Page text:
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I have the following summation which I need to find the partial sum formula for:

$$ \sum_{i=1}^n ia^i $$

I tried the following manipulation:

$$\begin{align} S_n & = a + 2a^2 + 3a^3 + \cdots + na^n \\ aS_ n & = a^2 + 2a^3 + 3a^4 + \cdots + na^{n+1} \\ S_n - aS_n & = a - na^{n+1} \\ S_n (1 - a) & = a - na^{n+1} \\ S_n & = \frac {a - na^{n+1}}{1 - a} = \frac {a (1 - na^{n})} {1 - a} \end{align}$$

But WolframAlpha says this is incorrect. Could someone explain where I went wrong? Am I using the correct method for this type of problem?

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  • $\begingroup$ Hint: $S_n - aS_n = a + a^2 + a^3 + a^4 + \ldots + a^n - na^{n+1}$. $\endgroup$ – Jose Arnaldo Bebita-Dris Sep 15 '14 at 12:48
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$S_n-aS_n=a+a^2+a^3+\cdots+a^n-na^{n+1}$

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According to https://www.tug.org/texshowcase/cheat.pdf $$\sum_{i=0}^n ia^i = \frac{na^{n+2}-(n+1)a^{n+1}+a}{(a-1)^2}, \quad a \neq 1$$ $$\sum_{i=0}^n ia^i = \frac{a}{(a-1)^2}, \quad |a|<1$$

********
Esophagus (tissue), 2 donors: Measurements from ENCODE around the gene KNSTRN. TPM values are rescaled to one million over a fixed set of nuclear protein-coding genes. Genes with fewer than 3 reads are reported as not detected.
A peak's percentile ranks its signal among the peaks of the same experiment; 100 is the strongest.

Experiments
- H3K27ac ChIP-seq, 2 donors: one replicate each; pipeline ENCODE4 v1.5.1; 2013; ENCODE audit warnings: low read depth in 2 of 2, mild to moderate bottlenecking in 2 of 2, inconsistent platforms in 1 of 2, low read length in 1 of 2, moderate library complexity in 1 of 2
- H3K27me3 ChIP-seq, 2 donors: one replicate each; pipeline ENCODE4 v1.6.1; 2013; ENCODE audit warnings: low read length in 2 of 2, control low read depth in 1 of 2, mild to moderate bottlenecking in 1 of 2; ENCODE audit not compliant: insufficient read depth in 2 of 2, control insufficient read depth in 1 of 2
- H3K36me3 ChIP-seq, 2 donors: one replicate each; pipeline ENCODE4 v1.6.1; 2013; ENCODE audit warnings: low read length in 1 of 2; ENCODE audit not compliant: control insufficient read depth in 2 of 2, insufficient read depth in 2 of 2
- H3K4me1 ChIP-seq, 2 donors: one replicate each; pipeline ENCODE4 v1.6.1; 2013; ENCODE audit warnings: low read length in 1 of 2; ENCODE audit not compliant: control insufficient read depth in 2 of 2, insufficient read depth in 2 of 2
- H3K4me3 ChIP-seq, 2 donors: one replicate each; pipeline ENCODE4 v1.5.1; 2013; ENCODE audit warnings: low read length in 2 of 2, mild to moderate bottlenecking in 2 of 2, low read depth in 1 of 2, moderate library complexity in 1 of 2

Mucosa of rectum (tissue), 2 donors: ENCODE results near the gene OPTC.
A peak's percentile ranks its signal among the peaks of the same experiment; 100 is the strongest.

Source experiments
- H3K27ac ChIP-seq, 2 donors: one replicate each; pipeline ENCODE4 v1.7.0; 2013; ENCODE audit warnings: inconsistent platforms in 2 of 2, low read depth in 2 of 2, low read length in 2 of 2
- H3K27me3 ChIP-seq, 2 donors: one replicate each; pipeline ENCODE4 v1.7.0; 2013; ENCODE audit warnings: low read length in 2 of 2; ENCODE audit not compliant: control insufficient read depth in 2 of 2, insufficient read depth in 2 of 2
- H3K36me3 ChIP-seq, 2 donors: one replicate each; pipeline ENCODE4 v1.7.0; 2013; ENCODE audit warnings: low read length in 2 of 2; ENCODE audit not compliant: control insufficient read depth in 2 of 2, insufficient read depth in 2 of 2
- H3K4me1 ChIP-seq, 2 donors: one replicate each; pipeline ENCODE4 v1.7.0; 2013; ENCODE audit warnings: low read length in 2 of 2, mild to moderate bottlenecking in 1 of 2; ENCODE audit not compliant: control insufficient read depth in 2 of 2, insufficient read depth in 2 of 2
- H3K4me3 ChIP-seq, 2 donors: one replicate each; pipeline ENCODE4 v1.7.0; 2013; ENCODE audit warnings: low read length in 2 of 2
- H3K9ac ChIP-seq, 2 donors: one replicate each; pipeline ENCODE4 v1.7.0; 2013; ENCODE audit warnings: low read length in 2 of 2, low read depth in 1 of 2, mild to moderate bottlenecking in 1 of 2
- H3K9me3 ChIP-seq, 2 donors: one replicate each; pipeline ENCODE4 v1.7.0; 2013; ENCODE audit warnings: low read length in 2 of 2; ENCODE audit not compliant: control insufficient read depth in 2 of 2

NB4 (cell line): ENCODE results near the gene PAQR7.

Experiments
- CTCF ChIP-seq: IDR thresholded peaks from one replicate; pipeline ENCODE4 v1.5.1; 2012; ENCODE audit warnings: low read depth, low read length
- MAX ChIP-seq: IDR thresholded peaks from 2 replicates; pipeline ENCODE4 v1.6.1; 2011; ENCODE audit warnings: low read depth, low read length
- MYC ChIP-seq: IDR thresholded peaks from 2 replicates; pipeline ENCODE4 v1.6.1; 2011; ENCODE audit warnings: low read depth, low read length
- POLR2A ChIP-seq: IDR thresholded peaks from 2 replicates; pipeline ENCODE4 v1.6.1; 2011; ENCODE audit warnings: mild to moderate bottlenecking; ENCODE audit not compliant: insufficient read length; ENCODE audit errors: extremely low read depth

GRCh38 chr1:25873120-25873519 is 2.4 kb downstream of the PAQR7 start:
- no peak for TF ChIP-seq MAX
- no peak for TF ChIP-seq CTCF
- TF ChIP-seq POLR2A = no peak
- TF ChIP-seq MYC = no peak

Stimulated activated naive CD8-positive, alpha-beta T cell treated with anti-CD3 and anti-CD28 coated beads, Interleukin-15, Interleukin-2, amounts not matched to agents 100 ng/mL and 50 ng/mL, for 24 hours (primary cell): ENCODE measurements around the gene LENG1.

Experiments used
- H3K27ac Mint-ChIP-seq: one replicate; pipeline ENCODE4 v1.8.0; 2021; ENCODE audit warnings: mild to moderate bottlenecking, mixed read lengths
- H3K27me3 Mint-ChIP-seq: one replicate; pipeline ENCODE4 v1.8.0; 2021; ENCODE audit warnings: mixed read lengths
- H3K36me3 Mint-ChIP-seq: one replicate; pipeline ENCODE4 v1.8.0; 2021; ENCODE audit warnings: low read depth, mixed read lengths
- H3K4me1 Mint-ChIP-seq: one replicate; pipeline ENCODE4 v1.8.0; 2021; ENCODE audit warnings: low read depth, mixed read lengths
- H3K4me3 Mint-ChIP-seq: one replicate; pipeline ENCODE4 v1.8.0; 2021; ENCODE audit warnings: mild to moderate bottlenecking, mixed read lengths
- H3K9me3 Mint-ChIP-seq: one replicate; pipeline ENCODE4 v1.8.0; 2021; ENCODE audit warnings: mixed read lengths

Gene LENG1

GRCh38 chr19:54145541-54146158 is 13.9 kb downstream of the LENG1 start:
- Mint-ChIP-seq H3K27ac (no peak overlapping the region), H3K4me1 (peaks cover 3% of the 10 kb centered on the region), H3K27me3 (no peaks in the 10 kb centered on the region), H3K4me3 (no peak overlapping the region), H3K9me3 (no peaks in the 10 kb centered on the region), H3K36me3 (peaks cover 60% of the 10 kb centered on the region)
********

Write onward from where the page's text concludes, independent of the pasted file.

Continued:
Note that, $$S_n-aS_n = a+a^2+a^3+\cdots+a^n-na^{n+1}$$ Now, the series on righthand side is a geometric series with ratio $r=a$. $$S_n(1-a) = \frac{a(1-a^n)}{(1-a)}-na^{n+1}$$ $$S_n = \frac{a(1-a^n)}{(1-a)^2}-\frac{na^{n+1}(1-a)}{(1-a)^2}$$ $$ = \frac{a-a^{n+1}-na^{n+1}+na^{n+2}}{(1-a)^2}$$ $$ = \frac{a-(1+n)a^{n+1}+na^{n+2}}{(1-a)^2}$$

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    $\begingroup$ what a cool cheatsheet that is! $\endgroup$ – hypergeometric Sep 15 '14 at 14:34
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Note that $$S_n-aS_n\not =a-na^{n+1}$$ and that $$S_n-aS_n=a+a^2+a^3+\cdots+a^n-na^{n+1}.$$

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